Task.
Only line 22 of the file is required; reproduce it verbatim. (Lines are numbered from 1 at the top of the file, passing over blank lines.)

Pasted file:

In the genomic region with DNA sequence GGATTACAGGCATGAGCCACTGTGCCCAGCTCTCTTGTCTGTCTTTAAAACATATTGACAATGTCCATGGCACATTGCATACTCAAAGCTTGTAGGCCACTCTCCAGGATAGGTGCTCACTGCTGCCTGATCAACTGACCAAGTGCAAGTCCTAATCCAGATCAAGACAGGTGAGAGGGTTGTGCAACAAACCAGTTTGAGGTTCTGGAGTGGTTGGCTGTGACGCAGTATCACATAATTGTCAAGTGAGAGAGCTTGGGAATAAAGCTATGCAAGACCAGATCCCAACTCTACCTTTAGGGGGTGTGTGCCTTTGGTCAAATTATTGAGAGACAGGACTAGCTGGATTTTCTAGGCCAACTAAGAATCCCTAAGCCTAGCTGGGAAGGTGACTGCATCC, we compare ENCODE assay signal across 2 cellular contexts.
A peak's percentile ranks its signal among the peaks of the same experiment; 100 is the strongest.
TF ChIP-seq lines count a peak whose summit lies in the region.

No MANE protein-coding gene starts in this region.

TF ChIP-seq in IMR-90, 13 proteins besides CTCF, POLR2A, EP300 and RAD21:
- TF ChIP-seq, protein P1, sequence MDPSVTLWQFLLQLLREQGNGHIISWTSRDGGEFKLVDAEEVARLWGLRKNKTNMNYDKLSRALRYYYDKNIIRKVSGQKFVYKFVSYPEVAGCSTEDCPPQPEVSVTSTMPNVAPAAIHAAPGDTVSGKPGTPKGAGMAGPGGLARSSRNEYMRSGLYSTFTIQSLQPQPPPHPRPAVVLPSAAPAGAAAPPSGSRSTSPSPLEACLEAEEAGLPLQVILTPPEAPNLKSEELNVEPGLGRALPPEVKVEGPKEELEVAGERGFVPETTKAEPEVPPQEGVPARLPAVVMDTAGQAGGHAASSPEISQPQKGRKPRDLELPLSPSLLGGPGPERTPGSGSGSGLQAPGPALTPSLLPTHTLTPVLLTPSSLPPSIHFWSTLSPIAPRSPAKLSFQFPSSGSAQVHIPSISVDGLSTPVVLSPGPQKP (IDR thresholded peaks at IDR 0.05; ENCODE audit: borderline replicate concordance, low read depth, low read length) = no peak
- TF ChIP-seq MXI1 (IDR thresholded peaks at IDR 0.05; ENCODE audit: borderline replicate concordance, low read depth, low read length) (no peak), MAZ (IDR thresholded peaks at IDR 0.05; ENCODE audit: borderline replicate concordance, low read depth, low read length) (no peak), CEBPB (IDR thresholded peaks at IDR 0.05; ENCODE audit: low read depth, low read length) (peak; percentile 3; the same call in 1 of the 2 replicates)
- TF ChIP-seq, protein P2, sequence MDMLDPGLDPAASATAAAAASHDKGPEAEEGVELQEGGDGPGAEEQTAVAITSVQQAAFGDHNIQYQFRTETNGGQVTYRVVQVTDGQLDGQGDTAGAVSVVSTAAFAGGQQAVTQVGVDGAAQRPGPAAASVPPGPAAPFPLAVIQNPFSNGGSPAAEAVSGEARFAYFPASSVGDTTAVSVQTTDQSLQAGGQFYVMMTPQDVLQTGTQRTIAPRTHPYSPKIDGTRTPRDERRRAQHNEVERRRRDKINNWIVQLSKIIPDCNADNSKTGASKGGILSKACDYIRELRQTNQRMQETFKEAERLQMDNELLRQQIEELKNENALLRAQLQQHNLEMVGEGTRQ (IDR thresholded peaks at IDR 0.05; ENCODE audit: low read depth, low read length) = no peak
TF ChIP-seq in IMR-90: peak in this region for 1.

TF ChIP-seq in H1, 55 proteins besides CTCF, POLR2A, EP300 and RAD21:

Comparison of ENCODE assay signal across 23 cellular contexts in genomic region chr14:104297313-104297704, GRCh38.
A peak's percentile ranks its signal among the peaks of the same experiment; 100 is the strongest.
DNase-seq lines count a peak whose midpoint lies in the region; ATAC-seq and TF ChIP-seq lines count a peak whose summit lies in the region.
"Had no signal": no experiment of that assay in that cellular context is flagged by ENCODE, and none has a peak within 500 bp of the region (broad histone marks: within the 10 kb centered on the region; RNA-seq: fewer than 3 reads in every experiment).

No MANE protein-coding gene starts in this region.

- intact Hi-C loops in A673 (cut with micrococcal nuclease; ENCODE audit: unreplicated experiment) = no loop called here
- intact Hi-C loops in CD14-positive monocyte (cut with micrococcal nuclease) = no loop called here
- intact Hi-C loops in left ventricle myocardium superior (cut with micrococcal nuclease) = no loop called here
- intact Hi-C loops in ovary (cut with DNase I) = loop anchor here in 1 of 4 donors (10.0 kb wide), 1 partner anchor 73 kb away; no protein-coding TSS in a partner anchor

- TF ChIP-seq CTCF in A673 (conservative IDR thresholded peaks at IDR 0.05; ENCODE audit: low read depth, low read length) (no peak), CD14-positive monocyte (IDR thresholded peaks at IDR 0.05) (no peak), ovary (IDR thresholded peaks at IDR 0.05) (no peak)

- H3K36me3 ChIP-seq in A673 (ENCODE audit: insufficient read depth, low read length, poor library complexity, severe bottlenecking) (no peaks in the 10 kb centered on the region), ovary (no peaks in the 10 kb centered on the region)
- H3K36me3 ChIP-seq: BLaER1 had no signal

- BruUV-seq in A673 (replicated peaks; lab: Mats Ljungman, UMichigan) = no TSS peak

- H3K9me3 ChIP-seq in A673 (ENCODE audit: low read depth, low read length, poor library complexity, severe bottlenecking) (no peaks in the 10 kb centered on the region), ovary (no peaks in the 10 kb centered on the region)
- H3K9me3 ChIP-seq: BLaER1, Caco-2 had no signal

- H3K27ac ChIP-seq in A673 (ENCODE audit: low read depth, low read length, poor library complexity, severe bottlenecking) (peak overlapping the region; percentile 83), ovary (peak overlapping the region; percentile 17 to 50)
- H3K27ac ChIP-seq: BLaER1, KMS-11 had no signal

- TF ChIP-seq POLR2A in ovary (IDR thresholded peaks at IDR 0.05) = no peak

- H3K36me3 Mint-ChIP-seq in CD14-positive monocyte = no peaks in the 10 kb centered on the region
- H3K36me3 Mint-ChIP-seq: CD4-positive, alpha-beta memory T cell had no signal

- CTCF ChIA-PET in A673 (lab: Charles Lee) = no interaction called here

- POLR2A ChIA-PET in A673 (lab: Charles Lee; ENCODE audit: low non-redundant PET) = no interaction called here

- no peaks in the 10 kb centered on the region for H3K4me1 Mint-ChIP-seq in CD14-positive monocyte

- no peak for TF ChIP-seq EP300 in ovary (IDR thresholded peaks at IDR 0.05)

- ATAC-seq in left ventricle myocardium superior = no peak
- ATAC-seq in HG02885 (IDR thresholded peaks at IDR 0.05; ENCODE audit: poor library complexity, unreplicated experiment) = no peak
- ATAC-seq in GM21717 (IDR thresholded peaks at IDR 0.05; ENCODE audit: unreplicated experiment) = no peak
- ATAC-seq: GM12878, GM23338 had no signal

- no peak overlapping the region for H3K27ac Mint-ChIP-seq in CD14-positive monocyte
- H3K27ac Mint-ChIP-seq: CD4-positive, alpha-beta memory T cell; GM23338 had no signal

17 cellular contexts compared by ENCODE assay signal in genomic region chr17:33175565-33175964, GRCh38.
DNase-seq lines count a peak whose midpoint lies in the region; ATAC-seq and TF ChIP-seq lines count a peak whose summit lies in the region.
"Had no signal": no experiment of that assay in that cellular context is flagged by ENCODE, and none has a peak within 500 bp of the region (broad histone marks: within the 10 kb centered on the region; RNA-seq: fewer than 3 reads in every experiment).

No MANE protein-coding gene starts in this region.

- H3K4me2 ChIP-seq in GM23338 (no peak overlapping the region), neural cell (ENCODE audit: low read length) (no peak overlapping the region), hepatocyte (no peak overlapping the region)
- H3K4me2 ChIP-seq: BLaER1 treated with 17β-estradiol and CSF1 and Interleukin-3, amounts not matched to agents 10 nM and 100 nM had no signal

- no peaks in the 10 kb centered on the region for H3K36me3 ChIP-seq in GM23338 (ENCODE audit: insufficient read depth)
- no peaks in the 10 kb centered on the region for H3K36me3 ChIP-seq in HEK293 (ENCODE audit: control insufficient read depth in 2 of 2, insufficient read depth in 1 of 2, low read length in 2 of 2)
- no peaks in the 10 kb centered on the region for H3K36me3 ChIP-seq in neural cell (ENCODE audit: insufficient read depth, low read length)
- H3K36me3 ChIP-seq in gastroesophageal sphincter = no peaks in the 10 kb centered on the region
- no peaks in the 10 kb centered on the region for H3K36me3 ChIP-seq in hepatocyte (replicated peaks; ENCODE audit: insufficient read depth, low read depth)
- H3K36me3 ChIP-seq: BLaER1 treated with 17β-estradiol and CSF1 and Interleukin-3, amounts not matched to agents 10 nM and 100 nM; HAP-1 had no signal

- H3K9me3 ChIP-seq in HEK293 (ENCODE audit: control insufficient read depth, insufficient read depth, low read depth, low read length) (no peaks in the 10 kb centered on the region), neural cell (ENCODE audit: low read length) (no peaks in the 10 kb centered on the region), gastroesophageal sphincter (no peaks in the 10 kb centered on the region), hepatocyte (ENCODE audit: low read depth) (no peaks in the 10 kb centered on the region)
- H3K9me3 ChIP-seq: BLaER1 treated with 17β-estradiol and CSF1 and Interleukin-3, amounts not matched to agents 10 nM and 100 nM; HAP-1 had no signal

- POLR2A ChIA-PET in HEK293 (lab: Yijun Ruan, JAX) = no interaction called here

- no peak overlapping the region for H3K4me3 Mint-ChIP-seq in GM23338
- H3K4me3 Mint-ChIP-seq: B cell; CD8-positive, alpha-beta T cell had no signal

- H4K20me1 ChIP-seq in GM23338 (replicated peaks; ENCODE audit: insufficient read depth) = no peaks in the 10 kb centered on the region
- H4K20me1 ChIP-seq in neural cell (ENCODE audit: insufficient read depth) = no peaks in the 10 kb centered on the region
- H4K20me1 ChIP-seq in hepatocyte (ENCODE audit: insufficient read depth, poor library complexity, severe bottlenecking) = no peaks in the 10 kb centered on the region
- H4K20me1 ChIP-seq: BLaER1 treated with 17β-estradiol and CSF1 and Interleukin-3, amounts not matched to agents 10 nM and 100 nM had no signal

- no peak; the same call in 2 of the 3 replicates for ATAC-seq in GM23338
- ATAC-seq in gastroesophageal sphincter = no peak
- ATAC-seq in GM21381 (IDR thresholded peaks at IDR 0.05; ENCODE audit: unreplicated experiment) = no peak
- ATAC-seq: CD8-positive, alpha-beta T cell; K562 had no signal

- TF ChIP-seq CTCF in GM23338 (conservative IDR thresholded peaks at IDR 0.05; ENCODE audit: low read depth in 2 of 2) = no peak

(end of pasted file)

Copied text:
- H3K36me3 ChIP-seq: BLaER1 had no signal